Cleaning Up After the Dog Pees on the Linoleum

Dear Home-Ec 101,

How do you get chewed up plastic off the carpet? My puppy and my big dog chew everything! When I had hardwood it was easy. . . carpet, not so much.

Also, I have trained the puppy for the most part to pee outside, except for one area of the house. She insists on peeing there. How can I get the odor off the linoleum so she does not pee there any more?

Signed,

Puppy Power!

girl.jpgIvy says:

This joke has very little to do with your post, but my son told me this joke recently, and I have to include it:

This three legged dog walks into a saloon in Texas and says, “I’m looking for the man who shot my Paw.”

Feel free to groan.  All bad dog puns aside, having dogs that chew everything up is no laughing matter! There are 2 things you can do to help this problem.

First, train your dogs to chew things they are supposed to chew. Make sure they have lots and lots and LOTS of chewy toys. My dog absolutely loves munchy sticks and rawhide bones. I find when he has these to chew on, he doesn’t chew inappropriately. The other thing I would do, if you aren’t already, is crate your puppy when you are not available to watch her. But make sure you don’t leave her with a rawhide bone or anything she can choke on in there.

That in and of itself should curb the chewed up plastic on the floor issue immensely, but if you do still end up with chewed up plastic on the carpet, just use a broom to sweep it up. I know a broom on carpet sounds odd, but it really works!

Cleaning the linoleum is no problem when you use KIDS ‘N’ PETS Brand Stain & Odor Remover. It works to get rid of the smell entirely so your dog won’t think to pee there anymore. If she still insists on going in that spot, I’d consider putting puppy pee pads down there so you can easily clean up the mess. Some dogs just insist on going in one spot in your house no matter what you do, I really don’t know why. I used to have a dog like that, when I put the puppy pee pad down, it saved a whole lot of cleaning! Good luck on your dog training, I know how hard that can be.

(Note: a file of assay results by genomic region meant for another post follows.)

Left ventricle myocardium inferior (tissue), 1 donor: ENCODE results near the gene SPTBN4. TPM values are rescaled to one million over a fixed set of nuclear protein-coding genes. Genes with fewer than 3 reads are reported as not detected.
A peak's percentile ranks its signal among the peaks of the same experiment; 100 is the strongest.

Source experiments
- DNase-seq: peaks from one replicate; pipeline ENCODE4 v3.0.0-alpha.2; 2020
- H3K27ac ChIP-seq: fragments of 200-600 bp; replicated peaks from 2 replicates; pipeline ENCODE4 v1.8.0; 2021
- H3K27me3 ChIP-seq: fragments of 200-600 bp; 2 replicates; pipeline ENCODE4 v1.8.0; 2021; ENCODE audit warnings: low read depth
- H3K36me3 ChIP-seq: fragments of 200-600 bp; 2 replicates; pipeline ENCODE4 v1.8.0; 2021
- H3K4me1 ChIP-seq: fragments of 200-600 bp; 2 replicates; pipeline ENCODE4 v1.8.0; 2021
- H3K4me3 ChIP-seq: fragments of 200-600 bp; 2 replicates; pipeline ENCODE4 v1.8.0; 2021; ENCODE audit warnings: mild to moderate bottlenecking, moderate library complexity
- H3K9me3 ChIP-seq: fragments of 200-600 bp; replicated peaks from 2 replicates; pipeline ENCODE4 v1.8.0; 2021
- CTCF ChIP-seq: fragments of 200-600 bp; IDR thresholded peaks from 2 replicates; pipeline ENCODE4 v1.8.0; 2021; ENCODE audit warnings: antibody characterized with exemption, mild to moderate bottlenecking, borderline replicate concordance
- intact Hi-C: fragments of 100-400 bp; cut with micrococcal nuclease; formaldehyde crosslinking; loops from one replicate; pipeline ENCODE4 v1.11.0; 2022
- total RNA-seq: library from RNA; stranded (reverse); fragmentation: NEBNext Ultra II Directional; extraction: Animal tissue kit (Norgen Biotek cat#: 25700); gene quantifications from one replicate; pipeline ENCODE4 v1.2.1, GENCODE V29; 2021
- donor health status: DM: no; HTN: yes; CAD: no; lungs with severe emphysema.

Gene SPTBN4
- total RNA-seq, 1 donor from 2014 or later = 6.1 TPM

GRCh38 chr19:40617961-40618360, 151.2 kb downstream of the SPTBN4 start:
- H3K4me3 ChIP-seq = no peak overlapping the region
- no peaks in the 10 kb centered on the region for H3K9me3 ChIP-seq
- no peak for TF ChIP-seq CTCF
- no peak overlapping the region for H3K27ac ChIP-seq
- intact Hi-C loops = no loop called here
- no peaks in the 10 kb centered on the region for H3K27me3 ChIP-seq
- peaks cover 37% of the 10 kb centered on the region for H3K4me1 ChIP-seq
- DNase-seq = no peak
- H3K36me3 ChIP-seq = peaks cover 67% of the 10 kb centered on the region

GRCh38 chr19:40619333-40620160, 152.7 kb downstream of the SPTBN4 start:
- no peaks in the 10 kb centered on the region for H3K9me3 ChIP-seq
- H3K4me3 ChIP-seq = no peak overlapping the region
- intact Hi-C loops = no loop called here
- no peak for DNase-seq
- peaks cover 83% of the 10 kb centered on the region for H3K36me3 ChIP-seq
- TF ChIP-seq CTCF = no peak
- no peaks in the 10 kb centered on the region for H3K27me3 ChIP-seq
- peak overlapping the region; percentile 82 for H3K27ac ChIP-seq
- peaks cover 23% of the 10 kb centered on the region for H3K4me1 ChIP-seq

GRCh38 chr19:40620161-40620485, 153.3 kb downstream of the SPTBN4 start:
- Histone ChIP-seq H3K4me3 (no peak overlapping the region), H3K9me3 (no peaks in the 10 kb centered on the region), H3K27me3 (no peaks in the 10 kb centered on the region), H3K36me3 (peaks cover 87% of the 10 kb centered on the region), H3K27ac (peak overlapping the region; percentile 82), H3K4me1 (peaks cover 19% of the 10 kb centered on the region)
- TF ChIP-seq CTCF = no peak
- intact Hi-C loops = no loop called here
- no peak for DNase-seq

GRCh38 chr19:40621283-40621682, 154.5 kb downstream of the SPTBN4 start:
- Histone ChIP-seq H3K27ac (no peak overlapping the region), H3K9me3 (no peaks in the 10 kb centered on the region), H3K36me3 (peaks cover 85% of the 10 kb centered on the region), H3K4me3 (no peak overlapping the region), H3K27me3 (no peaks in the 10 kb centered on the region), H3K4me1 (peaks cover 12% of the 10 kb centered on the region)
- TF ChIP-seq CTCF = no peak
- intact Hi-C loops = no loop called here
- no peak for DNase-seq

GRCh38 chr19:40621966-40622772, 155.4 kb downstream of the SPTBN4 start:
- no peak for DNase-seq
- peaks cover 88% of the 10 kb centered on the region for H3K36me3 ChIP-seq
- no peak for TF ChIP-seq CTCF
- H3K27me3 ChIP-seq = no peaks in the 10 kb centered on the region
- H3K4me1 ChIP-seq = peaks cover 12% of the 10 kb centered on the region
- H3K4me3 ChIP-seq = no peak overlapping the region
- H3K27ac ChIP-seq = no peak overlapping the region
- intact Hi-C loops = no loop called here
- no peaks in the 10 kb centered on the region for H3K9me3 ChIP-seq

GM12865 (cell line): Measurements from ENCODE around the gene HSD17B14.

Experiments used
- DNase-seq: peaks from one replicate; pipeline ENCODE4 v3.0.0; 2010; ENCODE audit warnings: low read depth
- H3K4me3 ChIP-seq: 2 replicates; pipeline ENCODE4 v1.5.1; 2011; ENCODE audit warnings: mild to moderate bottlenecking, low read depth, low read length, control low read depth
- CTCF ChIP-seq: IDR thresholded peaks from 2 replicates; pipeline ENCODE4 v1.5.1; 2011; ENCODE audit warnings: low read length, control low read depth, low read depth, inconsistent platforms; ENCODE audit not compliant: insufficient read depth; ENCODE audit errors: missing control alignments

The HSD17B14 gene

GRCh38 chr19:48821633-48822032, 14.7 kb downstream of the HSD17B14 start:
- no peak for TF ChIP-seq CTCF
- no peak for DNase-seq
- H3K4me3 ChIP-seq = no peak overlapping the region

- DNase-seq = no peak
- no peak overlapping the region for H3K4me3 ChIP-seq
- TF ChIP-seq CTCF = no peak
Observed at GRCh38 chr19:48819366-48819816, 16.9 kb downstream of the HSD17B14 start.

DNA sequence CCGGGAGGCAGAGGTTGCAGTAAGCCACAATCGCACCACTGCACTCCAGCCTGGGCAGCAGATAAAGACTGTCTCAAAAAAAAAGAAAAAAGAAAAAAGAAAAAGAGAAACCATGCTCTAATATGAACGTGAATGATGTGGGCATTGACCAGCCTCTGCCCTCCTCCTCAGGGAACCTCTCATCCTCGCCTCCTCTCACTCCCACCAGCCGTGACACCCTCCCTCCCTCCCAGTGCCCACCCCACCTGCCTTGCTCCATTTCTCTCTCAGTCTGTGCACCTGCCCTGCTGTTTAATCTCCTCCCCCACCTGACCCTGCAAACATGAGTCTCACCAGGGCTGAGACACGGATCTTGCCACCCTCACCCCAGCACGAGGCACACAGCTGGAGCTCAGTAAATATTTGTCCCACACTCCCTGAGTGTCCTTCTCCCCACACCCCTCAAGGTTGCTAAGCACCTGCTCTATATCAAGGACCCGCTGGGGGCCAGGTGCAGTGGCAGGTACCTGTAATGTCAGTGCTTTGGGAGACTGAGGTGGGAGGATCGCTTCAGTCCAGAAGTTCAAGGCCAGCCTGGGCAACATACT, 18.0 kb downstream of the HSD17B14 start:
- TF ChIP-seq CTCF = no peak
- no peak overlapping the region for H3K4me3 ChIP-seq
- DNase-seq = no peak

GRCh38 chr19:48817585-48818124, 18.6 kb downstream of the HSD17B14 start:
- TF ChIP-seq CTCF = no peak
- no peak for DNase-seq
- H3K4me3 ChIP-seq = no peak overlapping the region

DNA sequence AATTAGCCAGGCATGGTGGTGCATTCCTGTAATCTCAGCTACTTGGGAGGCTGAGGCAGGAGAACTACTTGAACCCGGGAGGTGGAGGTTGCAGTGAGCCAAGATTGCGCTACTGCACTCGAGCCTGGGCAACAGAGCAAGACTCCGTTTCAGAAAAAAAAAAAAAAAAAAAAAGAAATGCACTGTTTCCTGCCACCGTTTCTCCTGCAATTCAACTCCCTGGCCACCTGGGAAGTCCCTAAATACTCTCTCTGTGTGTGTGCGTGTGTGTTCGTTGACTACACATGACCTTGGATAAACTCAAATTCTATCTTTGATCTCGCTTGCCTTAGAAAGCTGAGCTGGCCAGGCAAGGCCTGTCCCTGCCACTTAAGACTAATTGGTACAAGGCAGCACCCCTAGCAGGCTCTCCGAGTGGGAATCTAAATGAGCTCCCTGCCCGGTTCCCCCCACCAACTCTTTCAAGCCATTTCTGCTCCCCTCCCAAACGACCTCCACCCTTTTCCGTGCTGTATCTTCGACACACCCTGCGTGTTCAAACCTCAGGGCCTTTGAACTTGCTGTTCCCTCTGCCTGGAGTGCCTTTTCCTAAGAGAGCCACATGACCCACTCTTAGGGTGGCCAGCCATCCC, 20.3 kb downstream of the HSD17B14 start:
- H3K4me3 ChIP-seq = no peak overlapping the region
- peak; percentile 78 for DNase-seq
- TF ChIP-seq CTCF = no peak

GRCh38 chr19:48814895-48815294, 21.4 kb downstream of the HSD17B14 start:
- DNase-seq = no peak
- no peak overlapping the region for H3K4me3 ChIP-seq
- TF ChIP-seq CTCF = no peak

Submit your household questions to helpme@home-ec101.com.

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Comments

  1. I completely agree that if dogs have appropriate stuff to chew on, they’re pretty good about not being “bad dog!”‘s. The rawhide bones are fantastic. As far as peeing, when we learned to let the dogs out every hour, the inside accidents stopped too (unless they are sick and have diarrhea or something).

  2. My mother uses Pee Pads for her Shi Tzus. They miss frequently and it’s just one more thing that needs to be worked on. I’d try blocking the pee area if the peeing doesn’t stop when appropriately cleaned. Never ever use ammonia based cleaners as their smell resembles urine and will make them relate the freshly cleaned area even more strongly to a pee spot.

  3. I was been cleaning dog's poo poo when I was a kid. I really love dogs that's why I was responsible of cleaning dirt. It's not really easy to clean it.Whew..